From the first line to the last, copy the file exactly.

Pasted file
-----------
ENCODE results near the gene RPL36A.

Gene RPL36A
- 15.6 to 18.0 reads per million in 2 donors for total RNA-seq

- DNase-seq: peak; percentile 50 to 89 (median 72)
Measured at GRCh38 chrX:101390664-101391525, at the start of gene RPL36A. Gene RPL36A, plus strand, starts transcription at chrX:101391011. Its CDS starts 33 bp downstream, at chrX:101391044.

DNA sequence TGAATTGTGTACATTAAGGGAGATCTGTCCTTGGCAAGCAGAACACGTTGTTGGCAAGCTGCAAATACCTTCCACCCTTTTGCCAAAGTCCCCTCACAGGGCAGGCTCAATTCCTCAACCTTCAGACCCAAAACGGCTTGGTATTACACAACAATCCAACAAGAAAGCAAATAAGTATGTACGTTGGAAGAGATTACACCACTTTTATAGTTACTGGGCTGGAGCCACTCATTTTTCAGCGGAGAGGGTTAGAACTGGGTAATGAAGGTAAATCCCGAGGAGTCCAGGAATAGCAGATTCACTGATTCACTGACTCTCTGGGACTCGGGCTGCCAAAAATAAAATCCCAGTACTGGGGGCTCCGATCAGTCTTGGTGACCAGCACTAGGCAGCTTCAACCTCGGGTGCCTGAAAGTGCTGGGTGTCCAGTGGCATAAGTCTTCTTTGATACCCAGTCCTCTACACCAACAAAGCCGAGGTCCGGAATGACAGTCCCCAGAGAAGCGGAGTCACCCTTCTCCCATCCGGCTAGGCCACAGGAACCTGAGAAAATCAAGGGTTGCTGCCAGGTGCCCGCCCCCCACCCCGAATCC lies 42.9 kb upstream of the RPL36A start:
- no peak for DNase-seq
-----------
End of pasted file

ENCODE results near the gene RPL36A.

Gene RPL36A
- 15.6 to 18.0 reads per million in 2 donors for total RNA-seq

- DNase-seq: peak; percentile 50 to 89 (median 72)
Measured at GRCh38 chrX:101390664-101391525, at the start of gene RPL36A. Gene RPL36A, plus strand, starts transcription at chrX:101391011. Its CDS starts 33 bp downstream, at chrX:101391044.

DNA sequence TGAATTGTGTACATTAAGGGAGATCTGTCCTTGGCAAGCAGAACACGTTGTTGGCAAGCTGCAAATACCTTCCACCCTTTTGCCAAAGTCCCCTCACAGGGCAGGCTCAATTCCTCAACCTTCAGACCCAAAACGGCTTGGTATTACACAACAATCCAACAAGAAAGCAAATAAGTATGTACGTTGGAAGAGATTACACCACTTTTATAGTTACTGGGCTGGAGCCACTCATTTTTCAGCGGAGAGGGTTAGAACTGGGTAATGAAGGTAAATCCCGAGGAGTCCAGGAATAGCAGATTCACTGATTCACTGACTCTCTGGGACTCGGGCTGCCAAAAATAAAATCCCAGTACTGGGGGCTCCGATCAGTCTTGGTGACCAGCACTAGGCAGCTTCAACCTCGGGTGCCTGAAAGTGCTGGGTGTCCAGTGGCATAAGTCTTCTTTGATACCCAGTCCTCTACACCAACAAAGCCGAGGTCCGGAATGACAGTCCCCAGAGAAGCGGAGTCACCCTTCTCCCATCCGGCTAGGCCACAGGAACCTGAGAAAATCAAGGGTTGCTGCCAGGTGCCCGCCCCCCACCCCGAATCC lies 42.9 kb upstream of the RPL36A start:
- no peak for DNase-seq